Watch and Learn
People who throw things for fun or profit—basketball and
baseball players, the guy who slings darts at the pub—should
respect the archer fish. This species blasts its insect prey out of
the sky or off a perch with a quick squirt of water that's accurate
up to two meters away (not bad for a fish that averages 25
centimeters in length).
However, these animals start with lousy aim, so they have to acquire
the skill over time. What's amazing is that archer fish don't have
to rehearse their piscine field goals: They can learn how to hit a
fast-moving, flying object by watching another fish do so, according
to a paper in the February 21 issue of the journal Current
Biology. Imagine a fan who watches a season of hoops on TV,
then picks up a basketball and sinks a 40-foot jump shot.
Stefan Schuster and his colleagues at Friedrich-Alexander University
of Erlangen-Nuremberg discovered this unusual ability when they set
out to study how archer fish hit their prey so accurately. The
investigators regularly presented small, stationary targets at
various heights to young fish, which became quite good at knocking
them down over the course of a year. However, a moving target
flummoxed them, even when it was going very slowly (five millimeters
per second, or about twice as fast as a speeding snail).
With time and extensive training (hundreds of repetitions), the
archer fish got better at hitting targets that moved horizontally at
constant speed. This feat requires a tricky bit of neural
computation that has to account for several variables: the target
speed and direction, the changing angle between observer and target
(which determines how much light is bent, or refracted, at the
air-water boundary), the time of flight and the effect of gravity.
As the fish became proficient, each increase in target height or
speed erased most of the previous gains in accuracy until the
shooter could adjust its calculations.
Based on this pattern, the investigators were surprised to find that
the ballistic solution painstakingly learned and revised for
horizontal movements could easily accommodate the addition of a
vertical component. For archer fish, it seems, movement in three
dimensions isn't any more difficult to follow than movement in two dimensions.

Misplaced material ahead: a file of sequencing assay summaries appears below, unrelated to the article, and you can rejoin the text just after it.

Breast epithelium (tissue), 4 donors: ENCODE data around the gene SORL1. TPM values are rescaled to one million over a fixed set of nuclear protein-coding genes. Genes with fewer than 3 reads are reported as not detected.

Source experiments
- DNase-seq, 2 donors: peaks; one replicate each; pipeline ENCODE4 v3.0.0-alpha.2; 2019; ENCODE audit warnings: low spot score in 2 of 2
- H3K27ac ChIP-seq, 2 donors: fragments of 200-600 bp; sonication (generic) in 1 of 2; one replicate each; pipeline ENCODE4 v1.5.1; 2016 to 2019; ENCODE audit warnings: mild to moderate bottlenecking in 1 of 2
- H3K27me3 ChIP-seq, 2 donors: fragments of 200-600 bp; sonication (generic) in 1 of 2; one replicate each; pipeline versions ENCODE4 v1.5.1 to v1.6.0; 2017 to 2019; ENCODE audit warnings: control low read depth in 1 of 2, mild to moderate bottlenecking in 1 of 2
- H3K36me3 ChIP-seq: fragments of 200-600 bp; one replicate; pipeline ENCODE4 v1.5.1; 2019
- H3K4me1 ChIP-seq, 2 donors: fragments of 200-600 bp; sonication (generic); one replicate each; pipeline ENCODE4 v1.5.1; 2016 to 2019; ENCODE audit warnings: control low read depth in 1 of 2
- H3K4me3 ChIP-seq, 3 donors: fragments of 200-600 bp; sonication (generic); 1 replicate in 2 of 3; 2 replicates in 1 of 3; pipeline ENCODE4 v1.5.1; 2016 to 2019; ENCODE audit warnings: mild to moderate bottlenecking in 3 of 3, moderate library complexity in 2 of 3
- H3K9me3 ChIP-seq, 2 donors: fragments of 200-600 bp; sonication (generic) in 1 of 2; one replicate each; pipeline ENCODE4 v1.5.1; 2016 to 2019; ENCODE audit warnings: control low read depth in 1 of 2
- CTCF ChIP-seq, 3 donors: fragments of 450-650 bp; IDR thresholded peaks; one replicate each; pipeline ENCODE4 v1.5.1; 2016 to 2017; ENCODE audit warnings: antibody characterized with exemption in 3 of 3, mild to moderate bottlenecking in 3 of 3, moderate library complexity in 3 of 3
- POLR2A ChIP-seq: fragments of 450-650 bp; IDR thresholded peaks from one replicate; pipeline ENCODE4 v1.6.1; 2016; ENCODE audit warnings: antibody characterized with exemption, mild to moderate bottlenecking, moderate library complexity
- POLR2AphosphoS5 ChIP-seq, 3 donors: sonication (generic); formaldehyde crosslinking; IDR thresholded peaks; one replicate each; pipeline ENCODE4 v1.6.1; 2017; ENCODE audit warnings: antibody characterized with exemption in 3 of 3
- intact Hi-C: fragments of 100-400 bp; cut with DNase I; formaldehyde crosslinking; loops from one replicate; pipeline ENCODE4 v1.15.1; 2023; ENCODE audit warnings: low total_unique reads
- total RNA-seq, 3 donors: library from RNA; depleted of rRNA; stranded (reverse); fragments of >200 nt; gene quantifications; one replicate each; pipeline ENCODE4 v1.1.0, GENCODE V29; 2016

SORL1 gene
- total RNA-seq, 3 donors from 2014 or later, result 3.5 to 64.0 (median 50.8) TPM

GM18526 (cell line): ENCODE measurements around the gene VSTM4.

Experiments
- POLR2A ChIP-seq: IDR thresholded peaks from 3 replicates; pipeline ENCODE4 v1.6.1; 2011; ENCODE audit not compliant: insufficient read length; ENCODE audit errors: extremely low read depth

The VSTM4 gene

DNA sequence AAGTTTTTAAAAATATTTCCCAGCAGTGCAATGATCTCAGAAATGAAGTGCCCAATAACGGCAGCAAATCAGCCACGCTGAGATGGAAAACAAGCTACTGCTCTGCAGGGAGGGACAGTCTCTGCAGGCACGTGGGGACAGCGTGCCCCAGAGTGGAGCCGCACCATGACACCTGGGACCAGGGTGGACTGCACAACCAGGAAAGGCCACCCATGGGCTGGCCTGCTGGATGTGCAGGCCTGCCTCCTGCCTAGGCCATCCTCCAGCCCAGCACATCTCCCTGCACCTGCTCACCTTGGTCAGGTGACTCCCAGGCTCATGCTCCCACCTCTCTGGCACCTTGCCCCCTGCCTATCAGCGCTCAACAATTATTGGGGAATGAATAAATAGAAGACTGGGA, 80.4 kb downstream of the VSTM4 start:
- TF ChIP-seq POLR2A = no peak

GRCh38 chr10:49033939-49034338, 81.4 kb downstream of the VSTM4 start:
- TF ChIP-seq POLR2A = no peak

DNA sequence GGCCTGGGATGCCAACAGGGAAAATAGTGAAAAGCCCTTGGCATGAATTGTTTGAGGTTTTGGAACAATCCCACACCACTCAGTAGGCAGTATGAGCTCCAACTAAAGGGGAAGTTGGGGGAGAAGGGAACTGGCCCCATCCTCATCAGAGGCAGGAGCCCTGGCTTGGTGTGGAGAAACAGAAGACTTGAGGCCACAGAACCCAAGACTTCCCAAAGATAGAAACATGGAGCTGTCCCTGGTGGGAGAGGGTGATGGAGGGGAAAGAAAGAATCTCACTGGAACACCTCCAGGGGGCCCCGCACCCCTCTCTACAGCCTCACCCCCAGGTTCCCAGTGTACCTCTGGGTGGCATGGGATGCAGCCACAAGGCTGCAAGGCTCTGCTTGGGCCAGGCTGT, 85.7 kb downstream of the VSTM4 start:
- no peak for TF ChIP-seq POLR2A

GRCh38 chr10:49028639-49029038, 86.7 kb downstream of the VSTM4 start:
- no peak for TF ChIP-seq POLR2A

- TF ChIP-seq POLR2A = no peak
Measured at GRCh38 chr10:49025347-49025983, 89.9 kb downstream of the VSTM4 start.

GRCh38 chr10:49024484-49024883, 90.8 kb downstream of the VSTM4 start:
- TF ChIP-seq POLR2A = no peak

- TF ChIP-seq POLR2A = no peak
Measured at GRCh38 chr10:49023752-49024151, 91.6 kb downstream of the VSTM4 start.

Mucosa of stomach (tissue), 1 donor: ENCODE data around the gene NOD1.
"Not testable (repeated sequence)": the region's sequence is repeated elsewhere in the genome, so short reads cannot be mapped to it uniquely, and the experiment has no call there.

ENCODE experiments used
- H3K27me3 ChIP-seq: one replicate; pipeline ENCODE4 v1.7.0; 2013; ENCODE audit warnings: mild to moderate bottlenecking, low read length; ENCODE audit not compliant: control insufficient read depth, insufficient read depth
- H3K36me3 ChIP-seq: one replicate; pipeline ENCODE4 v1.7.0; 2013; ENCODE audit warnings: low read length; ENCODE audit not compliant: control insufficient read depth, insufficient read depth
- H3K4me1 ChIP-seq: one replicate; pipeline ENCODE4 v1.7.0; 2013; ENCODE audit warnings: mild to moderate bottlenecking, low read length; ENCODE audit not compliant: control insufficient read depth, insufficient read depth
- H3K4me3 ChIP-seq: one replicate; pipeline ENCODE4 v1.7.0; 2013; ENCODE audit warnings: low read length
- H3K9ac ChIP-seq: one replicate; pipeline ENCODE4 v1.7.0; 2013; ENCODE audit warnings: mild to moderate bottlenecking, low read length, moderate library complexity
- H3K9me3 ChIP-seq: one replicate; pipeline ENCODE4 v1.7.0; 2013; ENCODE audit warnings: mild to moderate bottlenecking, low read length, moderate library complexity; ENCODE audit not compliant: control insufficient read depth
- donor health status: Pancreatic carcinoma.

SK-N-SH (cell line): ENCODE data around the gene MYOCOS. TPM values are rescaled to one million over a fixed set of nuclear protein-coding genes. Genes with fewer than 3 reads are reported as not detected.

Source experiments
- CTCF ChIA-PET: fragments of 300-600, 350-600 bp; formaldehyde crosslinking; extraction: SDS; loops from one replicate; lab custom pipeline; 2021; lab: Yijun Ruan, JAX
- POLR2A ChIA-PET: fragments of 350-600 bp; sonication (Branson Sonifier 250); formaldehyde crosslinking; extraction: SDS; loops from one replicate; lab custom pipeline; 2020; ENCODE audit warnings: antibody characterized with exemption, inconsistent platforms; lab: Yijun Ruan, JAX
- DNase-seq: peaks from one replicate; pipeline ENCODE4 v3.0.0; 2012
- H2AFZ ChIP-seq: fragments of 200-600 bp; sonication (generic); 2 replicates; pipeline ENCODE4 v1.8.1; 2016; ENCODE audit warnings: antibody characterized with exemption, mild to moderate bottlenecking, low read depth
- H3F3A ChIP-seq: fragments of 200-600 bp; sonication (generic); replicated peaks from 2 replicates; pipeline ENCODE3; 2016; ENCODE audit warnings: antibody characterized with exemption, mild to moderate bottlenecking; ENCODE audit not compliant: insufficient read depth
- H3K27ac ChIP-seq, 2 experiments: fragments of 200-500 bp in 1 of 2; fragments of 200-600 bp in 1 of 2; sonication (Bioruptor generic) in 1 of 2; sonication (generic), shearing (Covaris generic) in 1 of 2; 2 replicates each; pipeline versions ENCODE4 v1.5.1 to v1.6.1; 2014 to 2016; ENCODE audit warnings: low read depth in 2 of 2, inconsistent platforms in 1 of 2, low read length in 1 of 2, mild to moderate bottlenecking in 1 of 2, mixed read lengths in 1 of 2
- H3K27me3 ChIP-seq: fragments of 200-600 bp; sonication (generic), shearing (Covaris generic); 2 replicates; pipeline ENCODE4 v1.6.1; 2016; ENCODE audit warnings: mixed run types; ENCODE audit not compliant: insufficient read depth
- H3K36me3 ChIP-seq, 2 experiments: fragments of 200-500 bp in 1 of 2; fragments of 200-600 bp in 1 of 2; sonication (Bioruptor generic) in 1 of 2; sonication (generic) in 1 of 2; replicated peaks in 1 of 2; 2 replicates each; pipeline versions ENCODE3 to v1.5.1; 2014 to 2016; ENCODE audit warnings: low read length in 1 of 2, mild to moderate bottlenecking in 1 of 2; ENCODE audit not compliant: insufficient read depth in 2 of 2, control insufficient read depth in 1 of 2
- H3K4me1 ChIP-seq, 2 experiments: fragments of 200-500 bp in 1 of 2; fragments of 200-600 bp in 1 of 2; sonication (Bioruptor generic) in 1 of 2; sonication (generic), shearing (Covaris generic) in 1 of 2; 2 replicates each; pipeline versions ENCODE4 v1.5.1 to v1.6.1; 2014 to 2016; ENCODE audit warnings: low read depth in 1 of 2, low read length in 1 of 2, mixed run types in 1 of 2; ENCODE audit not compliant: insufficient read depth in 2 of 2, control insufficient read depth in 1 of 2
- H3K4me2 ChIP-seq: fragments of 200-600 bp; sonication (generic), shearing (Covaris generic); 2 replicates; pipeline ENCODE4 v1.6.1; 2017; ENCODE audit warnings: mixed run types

Nonetheless, the German team was unprepared for what happened when
they began another round of training with a group of five fish
unfamiliar with the moving-target game. This trial must have seemed
like a busted experiment at first, as the dominant member of the
group hogged all the shots and wouldn't let his subordinates line up
for even a single attempt at the target. As expected, the one
performing fish had learned its skills just fine by the end of
training. But when Schuster's team removed the varsity player, the
benchwarmers—fish that had previously failed to hit even the
lowest, slowest targets and hadn't taken a single shot during the
practice sessions—showed nearly the same ballistic prowess as
their former leader.
One possible explanation was that the nondominant fish figured out
all the angles simply by watching the target while the alpha
trained. But in a control group without a dominant fish
(experimenters played the same role by nudging the others out of
firing position during the training), the spectators performed just
like spectators, with dismal hit rates. In other words, the naive
fish had to learn by watching a successful group member, and this
observation apparently told them all they needed to know about
refraction, target speed, rise time and gravity effects.
Archer fish don't have impressive neural hardware to process all
this information; like other fish, they have a primitive
cerebrum, so the means of performing these computations must already
exist in simple nervous systems. At present, Schuster's team is
working to identify the neuroanatomical circuits, but he doesn't
expect to find distinctive features. The major goal is to "get
[our] hands on how a defined network performs in a cognitive
task," he says.
His success could be something of a breakthrough: Computational
neuroscientists have spent decades figuring out how animals learn
new motor skills, and most of their models use some kind of feedback
routine that tries to minimize error with each new
repetition—what engineers call a "closed-loop"
design. But shots from the archer fish are
"open-loop"—they don't involve continuous feedback.
"That's what I find most challenging," says Schuster,
"the fact that [the task] can be done extremely fast and with
remarkable precision without adhering to traditional closed-loop
design. We hope very much to convince researchers in robotics that
much speed can be saved by implementing predictive (or ballistic)
shortcuts in the motor guidance of autonomous robots."
Fish aren't particularly smart, but archer fish do seem to have a
fairly sophisticated cognitive ability to generalize from one set of
circumstances to another and to make predictions based on that
general knowledge. They clearly acquire this skill more efficiently
than we humans figure out how to swish a three-point shot or to
throw a wicked curveball. Can we learn from the fish? Well, Dr. J
is a Pisces. And Adrian Dantley, Charles Barkley and
Shaquille O'Neal are too. So I guess the answer is yes.